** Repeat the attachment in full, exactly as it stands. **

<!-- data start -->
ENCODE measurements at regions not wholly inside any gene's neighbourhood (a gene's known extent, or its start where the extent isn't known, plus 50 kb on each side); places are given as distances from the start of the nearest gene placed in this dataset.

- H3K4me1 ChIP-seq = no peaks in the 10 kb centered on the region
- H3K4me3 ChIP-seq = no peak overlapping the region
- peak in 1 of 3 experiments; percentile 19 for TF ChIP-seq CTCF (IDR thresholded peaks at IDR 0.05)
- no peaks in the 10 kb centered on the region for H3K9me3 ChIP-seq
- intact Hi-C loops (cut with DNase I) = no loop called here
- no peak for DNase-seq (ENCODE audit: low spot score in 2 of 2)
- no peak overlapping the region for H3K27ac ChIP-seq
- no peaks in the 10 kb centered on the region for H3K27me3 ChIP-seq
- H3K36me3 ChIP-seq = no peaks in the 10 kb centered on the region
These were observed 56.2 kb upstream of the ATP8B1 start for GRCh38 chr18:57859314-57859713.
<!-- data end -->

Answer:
ENCODE measurements at regions not wholly inside any gene's neighbourhood (a gene's known extent, or its start where the extent isn't known, plus 50 kb on each side); places are given as distances from the start of the nearest gene placed in this dataset.

- H3K4me1 ChIP-seq = no peaks in the 10 kb centered on the region
- H3K4me3 ChIP-seq = no peak overlapping the region
- peak in 1 of 3 experiments; percentile 19 for TF ChIP-seq CTCF (IDR thresholded peaks at IDR 0.05)
- no peaks in the 10 kb centered on the region for H3K9me3 ChIP-seq
- intact Hi-C loops (cut with DNase I) = no loop called here
- no peak for DNase-seq (ENCODE audit: low spot score in 2 of 2)
- no peak overlapping the region for H3K27ac ChIP-seq
- no peaks in the 10 kb centered on the region for H3K27me3 ChIP-seq
- H3K36me3 ChIP-seq = no peaks in the 10 kb centered on the region
These were observed 56.2 kb upstream of the ATP8B1 start for GRCh38 chr18:57859314-57859713.